14 July 2015


The 50, 100, 150 and 200 P. stamp depict the Forts of Gwalior, Velore, Simhagad and Jodhpur respectively.

THE FORTS OF INDIA Built by titans and lit by the glory of fire, blood and love- the grandest sights in India. The Forts of India, stand as befitting 'monuments' to the pride, courage and chivalry of the rulers and people of India who relentlessly strove against invading armies to preserve their freedom and to keep alive their fait and their culture.
The Gwalior Fort was built by a Rajput chieftain named Suraj Sen in gratitude to Gwalipa, an ascetic who cured him of Leprosy. Like other Forts, the Gwalior Fort is situated atop a hill, some 300 feet above the plains. The hill is 1,3/4 mile long and the breadth varies from 600 to 2200 feet. The enclosing wall is 30 feet high. The main attractions within the gates are gigantic Jain sculptures carved along the rock face of the Fort, Man Mandir, Gujri Mahal, Sas Bahu Temple and Teli-ka-Mandir. Each of these monuments bear a distinct stamp of individuality and all are noted for the simplicity of style and rugged beauty of strength.
The Fortress of Vellore is situated about 125 kms. west of Madras. Built in this historical town, the Fort is one of the most perfect specimen of military architecture in the South. The 'Ethaladurg' or Land Fort was built by Chinna Nayak a subordinate Chief under Sada Sivaraya and Sri Ranga Maharaj, the Vijaynagar Kings in the third quarter of the 16th century AD.
SIMHAGAD Formerly known as Kondhana, the earliest mention of this Fort is to be found in Isamis Futuh-us-Salatin, when the Fort was taken over by Mohammad-bin-Tughluq from the Kolis. The Fort was again captured by Malik Ahmed Nizam, the founder of Nizamshahi dynasty of Ahmadnagar in 1483 AD. The Fort was given in Jagir to Shivaji's father Sahaji Bhosle by the Nizamshah of Ahmadnagar. The Fort had to be handed over to the Bijapur Sultan, from whom Shivaji captured the Fort by force, and it remained in his possession for a long time with the exception of a short period. In the beginning of 1670 AD Shivaji's Infantry General Tanaji Malusare captured the Fort from the Mughals, but lost his life in the action. From this incident springs the story that Shivaji renamed the Fort as Simhagad after Tanaji. From Shivaji the Fort further changed hands, to Aurangzeb, to Marathas, to Mughals, to the Peshwas and finally to the British. Shaped like an axe with a short handle, the Fort occupies on area of about two-square miles. The top is very rugged and surrounded by strong fortification on all sides, and is flanked by 33 towers or bastions. Only those parts of the hill which are naturally protected by steep precipices are left without walls and it is the western part of these natural fortifications that Tanaji Malusare is said to have scaled in his invasion of the Fort, The Fort is situated about 15 miles to the south west of Pune, 4322 feet above sea level and 2300 feet about Pune plains.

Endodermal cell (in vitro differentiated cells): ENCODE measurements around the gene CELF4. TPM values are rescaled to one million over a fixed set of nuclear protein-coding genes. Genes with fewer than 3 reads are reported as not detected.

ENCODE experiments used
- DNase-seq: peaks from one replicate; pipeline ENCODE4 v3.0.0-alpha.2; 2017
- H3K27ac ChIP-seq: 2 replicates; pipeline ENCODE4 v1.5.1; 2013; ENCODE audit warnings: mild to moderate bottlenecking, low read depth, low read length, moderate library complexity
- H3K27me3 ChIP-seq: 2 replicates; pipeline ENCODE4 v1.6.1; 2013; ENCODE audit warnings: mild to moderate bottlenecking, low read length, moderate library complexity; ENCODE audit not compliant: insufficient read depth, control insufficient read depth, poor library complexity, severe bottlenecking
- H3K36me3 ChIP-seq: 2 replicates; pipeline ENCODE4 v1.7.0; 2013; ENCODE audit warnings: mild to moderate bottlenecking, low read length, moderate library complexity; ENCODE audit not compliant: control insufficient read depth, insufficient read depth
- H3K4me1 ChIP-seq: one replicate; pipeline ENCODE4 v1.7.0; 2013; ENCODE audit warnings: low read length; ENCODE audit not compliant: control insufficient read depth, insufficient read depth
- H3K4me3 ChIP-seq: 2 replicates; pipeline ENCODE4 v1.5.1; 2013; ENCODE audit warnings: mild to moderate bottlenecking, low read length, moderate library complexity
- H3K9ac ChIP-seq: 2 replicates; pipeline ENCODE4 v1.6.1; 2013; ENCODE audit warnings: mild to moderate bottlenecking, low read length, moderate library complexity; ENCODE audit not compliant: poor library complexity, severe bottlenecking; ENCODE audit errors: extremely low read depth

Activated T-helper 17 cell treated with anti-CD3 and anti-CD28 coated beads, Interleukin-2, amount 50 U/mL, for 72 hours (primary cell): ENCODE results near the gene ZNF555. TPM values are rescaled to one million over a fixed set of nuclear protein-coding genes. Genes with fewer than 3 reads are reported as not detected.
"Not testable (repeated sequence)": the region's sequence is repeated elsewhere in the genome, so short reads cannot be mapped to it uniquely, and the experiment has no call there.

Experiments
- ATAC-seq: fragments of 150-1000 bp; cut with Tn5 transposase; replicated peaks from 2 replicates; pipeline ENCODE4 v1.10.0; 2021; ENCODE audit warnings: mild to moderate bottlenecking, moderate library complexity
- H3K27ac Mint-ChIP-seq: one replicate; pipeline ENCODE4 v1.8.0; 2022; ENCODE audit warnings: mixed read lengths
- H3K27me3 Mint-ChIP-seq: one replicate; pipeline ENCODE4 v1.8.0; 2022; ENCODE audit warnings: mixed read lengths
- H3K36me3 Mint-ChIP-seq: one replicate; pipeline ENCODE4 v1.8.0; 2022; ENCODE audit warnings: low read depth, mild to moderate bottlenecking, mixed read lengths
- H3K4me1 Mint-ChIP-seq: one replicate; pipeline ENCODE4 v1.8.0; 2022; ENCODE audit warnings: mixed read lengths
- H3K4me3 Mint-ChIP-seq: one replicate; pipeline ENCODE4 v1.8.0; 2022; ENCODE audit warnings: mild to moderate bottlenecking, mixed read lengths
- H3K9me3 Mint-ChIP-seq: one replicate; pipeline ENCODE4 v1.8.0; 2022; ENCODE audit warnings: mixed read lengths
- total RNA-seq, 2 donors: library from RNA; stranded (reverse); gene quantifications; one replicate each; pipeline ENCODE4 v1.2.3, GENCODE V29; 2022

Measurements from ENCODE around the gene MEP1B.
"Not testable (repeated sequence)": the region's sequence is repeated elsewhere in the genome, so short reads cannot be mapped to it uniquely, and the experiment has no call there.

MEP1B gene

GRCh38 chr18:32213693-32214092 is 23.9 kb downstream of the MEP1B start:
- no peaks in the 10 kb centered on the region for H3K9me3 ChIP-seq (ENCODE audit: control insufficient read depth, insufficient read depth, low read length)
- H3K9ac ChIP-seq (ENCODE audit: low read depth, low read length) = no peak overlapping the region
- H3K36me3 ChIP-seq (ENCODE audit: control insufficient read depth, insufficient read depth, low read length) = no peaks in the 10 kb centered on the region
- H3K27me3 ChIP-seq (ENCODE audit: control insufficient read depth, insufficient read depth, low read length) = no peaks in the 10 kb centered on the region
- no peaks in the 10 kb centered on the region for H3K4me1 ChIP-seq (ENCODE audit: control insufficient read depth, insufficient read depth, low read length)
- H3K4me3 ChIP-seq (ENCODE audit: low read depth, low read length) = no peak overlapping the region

The historic fort of Jodhpur was founded by Rao Jodha in the year 1459 AD: who shifted his capitol from Mandore to present day Jaodhpur. Its original names were 'Chintamani' and 'Mordhaj' but later on it came to be called as Meherangarh- The Majestic Fort. The Fort stands out magnificently on an isolated rock about 400 feet above the city. It is the finest example of beautiful architecture, which can rightly be described as 'Poetry in Stone'.

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